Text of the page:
Views from Kansas: Give rural Zones program a shot

Editor’s Note: Views from Kansas is a regular feature that highlights editorials and other viewpoints from across the state.

One program that actually has helped hold some people and bind them to rural Kansas has been the Rural Opportunity Zones plan adopted by the state a few years ago and supported by many Kansas counties.

The state program offers a five-year exemption from state income taxes to those who will live and work in one of 77 designated rural Kansas counties. In partnership with participating counties, the state will pay off up to $15,000 in student loan debt for those willing to settle in a zone county.

The program has been popular and many new settlers have taken advantage of both the tax forgiveness and the student-loan payments, but oddly enough, the program often is not what drew them to our counties.

County officials say most of these young people say they heard about the opportunity program only after they moved to an eligible county.

What that means is that the program is working, but it could do a lot more. It obviously hasn’t been promoted enough by the state, by the counties involved and by the economic development agencies.

Everyone even thinking about moving to rural Kansas should be told about this program before it’s too late.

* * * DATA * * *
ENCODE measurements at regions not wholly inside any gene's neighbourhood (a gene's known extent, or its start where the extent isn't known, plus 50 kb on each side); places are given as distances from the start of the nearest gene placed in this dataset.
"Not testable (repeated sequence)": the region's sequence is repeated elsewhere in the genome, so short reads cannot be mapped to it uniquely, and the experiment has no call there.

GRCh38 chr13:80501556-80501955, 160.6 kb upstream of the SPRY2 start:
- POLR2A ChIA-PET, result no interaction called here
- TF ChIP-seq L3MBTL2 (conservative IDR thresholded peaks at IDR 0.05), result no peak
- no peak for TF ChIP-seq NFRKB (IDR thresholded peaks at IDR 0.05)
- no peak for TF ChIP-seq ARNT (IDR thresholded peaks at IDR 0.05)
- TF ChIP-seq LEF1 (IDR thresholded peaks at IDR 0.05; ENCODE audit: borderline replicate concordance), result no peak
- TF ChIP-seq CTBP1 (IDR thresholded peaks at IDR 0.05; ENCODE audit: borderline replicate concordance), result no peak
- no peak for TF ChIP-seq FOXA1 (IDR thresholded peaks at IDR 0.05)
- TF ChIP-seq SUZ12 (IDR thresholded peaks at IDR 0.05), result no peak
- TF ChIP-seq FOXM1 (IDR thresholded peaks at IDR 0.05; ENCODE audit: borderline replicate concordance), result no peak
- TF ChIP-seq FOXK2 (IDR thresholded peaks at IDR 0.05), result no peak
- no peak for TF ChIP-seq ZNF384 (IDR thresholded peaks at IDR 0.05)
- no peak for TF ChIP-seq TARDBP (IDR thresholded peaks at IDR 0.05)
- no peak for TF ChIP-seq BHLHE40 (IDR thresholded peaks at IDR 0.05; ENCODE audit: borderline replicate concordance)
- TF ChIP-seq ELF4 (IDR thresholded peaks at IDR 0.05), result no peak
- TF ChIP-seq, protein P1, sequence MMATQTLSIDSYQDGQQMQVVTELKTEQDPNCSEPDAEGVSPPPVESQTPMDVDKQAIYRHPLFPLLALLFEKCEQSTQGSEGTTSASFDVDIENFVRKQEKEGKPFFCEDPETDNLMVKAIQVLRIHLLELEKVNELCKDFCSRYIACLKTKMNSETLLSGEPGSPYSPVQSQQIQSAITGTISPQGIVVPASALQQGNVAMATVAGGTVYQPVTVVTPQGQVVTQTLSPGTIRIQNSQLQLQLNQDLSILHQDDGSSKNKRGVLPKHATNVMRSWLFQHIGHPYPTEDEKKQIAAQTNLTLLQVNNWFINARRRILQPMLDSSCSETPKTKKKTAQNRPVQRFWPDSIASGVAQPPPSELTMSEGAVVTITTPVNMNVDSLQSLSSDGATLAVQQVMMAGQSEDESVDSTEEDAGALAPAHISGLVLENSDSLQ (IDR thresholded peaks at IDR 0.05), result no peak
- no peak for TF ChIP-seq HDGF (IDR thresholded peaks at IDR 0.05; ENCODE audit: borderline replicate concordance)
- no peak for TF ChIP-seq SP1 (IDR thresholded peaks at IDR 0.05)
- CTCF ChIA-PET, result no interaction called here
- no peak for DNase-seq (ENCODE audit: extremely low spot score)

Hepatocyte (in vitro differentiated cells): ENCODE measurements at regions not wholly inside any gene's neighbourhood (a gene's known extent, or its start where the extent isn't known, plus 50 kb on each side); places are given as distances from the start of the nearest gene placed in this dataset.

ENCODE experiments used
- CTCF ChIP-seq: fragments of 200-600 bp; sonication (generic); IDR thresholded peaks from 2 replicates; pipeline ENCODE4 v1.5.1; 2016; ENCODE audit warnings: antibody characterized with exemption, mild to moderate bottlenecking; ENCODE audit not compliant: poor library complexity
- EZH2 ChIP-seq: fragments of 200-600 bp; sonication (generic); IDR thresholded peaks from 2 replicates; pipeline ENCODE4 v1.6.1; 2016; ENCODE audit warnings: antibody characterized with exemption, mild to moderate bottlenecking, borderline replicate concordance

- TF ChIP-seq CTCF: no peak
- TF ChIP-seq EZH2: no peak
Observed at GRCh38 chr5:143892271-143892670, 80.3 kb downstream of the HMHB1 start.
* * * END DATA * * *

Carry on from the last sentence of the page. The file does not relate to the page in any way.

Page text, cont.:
And unfortunately, that day may be coming. Gov. Laura Kelly has been quoted as wanting to end the program. She says she’d like to focus on infrastructure, housing, downtown renewal and other programs.

We hope it isn’t just that former Gov. Sam Brownback and his administration conceived the Opportunity Zone program, because among all the efforts made to attract and keep people out here, this one makes sense.

Infrastructure – roads, water and sewer lines, hard stuff like that – is nice. It’s vital to any community’s economic life. But not very sexy. Few people will be attracted to a town because it has strong water lines.

Good schools, yes. Those are important. Housing is vital, and we need more. And downtown renewal is nice, but it’s been done again and again.

It’s good to have a spiffy downtown, but beautification won’t do much for us if there are no stores and offices to fill the buildings. Good streets and water lines are important, but no one ever chose a town based on those.

Pay people’s student loans and forgive their taxes for a while, people like that kind of thing. It’s direct and tangible.

Gov. Kelly, give us a chance here. This program, properly promoted, could be a real winner for rural Kansas. This is not the time to pull the plug.

— Originally published in the Oberlin Herald


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